The area is home to new businesses and filled with a number of upscale stores for the changing community, including new shops, galleries and restaurants.
But as it grows, it has managed to retain its heritage.
"Division has been taken over by people wanting to change the neighborhood. It is so close to the loop, an ideal location. There are people here for 40, 50 years who want to keep the identity as the heart of the Puerto Rican Chicago," said Bill Zayas, historian and Humboldt Park resident.
Take Humboldt Park for example. Visitors immediately look at the looming, 59-feet Puerto Rican flags cast in steel. Popular restaurants, like La Bruquena, boast Puerto Rican cuisine. And Lilly's Record Shop has been present for years, along with the barber shop Jauaua.
"People like to come over and get a haircut, and they feel like they are in Puerto Rico here," said Kerly Figueroa, barber shop employee.
"We decided to open up a Harvest Fresh Market to accommodate the demographics," said John Loues, Harvest Fresh Market owner.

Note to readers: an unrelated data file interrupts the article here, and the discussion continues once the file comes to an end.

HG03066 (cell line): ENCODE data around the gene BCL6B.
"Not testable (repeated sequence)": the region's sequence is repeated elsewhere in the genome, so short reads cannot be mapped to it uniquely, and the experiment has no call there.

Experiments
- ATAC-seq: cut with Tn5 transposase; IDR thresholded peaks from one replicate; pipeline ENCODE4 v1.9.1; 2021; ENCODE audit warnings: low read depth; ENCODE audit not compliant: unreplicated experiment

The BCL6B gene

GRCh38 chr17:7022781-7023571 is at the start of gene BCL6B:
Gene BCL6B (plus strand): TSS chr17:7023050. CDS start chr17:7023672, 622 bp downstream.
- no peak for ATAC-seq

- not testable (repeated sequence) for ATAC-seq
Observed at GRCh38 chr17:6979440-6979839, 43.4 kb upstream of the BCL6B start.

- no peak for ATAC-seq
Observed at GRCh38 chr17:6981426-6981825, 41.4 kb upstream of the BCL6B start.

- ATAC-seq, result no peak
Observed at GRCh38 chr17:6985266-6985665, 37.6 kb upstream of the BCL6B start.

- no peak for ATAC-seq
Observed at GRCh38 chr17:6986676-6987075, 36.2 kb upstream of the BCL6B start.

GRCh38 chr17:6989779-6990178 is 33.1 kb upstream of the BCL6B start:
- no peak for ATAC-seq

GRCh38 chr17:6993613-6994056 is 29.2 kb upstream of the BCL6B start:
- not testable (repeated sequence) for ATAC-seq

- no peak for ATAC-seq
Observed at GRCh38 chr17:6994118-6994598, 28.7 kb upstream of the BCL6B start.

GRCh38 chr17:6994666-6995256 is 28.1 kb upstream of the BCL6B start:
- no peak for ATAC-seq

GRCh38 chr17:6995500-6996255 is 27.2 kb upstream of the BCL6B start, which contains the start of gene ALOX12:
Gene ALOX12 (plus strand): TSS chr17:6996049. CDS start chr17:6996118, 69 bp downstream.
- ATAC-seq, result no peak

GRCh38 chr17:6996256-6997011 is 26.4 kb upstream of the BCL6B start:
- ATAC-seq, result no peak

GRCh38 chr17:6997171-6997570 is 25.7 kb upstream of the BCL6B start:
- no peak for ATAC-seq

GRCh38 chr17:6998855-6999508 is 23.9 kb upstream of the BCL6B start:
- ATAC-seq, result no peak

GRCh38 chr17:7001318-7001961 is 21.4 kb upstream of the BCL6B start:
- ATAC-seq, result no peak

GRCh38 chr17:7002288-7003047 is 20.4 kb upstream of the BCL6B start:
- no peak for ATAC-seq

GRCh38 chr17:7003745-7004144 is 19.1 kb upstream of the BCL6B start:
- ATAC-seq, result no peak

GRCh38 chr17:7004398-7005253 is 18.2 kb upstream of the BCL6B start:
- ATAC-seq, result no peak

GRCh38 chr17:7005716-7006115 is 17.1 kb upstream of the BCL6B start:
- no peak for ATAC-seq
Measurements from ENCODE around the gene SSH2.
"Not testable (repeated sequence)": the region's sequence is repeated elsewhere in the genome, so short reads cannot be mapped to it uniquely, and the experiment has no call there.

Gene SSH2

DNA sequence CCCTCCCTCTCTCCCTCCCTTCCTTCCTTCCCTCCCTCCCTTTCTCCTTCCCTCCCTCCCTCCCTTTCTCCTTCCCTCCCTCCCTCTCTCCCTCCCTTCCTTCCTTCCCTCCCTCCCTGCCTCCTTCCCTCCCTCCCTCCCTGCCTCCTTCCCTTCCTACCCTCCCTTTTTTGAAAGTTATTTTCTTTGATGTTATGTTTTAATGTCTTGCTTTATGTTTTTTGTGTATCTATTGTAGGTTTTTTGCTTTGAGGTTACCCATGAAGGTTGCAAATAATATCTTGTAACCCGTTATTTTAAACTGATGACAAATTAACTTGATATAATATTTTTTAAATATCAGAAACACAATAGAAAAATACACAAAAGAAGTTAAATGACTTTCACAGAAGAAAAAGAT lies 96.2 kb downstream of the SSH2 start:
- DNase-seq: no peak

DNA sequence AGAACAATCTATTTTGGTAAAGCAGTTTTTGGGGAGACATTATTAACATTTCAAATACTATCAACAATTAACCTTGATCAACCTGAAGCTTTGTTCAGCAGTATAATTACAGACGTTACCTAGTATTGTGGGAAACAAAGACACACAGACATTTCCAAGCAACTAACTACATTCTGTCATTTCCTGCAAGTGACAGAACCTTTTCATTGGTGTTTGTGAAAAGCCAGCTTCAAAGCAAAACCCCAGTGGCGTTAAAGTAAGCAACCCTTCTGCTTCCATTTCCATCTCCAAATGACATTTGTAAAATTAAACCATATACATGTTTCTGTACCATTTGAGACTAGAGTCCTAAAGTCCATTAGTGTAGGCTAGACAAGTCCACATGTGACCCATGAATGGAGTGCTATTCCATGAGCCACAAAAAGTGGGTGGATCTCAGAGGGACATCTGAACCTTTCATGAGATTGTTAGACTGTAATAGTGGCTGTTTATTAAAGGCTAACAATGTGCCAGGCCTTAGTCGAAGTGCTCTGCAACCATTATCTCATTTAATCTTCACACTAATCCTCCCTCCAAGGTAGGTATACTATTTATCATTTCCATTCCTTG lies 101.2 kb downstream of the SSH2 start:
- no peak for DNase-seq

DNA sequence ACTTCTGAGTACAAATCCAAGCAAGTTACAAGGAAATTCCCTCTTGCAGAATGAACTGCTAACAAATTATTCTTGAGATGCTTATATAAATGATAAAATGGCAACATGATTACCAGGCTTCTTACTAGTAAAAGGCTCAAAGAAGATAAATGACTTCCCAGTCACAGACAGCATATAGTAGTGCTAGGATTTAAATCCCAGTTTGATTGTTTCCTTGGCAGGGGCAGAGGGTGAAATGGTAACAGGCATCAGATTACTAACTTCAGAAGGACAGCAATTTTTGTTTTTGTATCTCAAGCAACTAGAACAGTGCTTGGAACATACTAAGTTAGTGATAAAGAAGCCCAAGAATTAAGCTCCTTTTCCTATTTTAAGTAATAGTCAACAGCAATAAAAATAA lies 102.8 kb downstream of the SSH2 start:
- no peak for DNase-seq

Zenaida Lopes has been on Division Street for more than 50 years as a business owner and health activist.
"We may lose gentrification to the North and to the South, but Divison Street is the heart and soul of the Puerto Rican community and we will fight to keep this a Puerto Rican community," said Lopes.
Zayas says the community will only get bigger. He describes Division Street as a point of unity in Humboldt Park.
"The people who are the old pioneers in the neighborhood are entrenching. They are not moving out and that creates a wonderful energy."